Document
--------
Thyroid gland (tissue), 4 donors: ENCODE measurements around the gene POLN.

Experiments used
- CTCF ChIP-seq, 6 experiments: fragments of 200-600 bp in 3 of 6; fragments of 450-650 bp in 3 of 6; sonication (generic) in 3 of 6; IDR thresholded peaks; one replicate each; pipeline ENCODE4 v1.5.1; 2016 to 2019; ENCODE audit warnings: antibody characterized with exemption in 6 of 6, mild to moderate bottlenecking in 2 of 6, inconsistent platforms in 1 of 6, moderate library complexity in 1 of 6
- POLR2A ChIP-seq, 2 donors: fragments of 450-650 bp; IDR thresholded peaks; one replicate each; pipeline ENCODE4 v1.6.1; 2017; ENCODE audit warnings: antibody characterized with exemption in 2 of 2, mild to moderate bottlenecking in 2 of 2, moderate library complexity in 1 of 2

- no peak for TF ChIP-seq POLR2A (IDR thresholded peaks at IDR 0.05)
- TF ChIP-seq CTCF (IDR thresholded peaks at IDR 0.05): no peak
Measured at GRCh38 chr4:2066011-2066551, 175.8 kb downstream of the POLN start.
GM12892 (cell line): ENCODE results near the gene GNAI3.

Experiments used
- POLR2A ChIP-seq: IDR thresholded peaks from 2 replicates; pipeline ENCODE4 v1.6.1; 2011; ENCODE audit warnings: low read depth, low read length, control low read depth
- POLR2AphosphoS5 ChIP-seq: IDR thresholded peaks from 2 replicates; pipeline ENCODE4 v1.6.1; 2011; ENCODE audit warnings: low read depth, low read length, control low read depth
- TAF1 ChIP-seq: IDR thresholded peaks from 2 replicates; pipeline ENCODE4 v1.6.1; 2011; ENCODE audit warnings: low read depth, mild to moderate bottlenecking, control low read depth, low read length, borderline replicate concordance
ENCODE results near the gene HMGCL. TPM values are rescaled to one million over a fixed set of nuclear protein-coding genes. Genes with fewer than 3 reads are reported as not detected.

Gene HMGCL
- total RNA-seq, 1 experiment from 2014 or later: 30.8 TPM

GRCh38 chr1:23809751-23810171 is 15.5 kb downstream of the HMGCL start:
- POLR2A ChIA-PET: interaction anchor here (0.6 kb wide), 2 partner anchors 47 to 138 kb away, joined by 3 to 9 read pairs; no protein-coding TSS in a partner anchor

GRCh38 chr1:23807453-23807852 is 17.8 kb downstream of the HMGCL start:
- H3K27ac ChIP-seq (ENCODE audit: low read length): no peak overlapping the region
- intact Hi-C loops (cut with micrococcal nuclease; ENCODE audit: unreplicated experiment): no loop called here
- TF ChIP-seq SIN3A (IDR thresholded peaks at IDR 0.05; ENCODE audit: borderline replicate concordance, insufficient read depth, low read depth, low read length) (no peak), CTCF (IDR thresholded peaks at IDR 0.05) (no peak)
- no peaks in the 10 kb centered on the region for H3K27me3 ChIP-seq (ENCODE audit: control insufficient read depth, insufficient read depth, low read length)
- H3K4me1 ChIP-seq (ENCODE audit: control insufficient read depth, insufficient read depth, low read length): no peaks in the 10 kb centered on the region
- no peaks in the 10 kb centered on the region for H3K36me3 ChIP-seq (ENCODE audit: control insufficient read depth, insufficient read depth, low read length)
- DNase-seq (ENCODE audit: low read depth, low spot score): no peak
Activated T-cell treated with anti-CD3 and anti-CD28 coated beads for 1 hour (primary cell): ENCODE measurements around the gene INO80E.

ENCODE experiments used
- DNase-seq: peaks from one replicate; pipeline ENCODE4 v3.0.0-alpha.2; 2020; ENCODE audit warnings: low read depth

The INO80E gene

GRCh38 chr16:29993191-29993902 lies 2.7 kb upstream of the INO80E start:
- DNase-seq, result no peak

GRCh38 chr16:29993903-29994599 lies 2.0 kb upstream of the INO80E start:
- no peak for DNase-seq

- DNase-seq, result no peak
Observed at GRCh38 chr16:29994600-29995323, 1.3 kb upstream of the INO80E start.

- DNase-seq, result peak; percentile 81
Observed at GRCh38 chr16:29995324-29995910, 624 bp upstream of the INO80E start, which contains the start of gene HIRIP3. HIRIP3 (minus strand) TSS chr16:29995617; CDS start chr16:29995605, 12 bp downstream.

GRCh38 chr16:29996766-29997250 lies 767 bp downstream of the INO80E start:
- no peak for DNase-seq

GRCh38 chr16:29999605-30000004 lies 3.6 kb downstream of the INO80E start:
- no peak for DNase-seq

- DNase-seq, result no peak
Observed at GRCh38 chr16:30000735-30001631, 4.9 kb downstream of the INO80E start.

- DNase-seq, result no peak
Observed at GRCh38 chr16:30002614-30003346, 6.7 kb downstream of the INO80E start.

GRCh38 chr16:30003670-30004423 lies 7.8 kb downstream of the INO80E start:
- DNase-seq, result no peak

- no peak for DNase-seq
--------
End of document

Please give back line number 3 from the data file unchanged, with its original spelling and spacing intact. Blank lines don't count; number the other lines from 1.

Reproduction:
- CTCF ChIP-seq, 6 experiments: fragments of 200-600 bp in 3 of 6; fragments of 450-650 bp in 3 of 6; sonication (generic) in 3 of 6; IDR thresholded peaks; one replicate each; pipeline ENCODE4 v1.5.1; 2016 to 2019; ENCODE audit warnings: antibody characterized with exemption in 6 of 6, mild to moderate bottlenecking in 2 of 6, inconsistent platforms in 1 of 6, moderate library complexity in 1 of 6